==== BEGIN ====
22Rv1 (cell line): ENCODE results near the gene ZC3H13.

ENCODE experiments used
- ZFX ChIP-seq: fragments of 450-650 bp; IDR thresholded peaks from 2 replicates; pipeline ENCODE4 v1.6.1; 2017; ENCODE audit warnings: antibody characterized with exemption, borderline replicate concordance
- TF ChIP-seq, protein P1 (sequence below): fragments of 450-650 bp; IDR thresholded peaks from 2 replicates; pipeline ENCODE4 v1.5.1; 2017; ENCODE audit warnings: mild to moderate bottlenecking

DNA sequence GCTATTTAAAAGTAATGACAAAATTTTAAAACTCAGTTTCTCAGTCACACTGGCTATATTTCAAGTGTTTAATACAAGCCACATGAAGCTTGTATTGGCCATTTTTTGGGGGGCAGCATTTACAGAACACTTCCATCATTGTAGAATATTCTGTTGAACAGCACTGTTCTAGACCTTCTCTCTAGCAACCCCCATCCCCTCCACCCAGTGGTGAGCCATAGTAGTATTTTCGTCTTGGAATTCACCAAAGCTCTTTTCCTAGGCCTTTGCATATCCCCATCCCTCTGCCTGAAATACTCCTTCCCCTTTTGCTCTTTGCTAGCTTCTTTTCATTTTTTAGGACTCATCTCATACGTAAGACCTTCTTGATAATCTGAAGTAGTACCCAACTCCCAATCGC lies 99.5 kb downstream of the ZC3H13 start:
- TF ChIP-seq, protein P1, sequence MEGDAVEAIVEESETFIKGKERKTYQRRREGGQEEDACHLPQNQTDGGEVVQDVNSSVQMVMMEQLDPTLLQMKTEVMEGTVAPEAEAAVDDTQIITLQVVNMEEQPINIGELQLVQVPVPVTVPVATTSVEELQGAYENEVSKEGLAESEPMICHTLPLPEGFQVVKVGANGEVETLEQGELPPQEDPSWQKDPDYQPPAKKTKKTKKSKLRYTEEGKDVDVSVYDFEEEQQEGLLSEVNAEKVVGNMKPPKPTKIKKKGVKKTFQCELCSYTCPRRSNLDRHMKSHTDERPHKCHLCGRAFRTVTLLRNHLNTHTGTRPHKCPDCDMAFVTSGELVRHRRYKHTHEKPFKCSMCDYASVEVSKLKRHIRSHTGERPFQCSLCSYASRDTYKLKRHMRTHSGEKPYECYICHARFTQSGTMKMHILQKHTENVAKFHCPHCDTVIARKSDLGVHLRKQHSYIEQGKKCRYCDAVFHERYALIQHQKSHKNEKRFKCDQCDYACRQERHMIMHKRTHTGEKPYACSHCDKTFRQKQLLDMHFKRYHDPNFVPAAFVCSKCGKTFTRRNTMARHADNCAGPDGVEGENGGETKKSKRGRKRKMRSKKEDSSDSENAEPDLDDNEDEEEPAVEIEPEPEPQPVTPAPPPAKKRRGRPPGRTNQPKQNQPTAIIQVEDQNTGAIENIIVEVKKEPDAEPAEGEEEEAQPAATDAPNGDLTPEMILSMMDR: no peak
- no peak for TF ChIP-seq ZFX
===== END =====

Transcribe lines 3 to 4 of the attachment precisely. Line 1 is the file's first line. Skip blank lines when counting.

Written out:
- ZFX ChIP-seq: fragments of 450-650 bp; IDR thresholded peaks from 2 replicates; pipeline ENCODE4 v1.6.1; 2017; ENCODE audit warnings: antibody characterized with exemption, borderline replicate concordance
- TF ChIP-seq, protein P1 (sequence below): fragments of 450-650 bp; IDR thresholded peaks from 2 replicates; pipeline ENCODE4 v1.5.1; 2017; ENCODE audit warnings: mild to moderate bottlenecking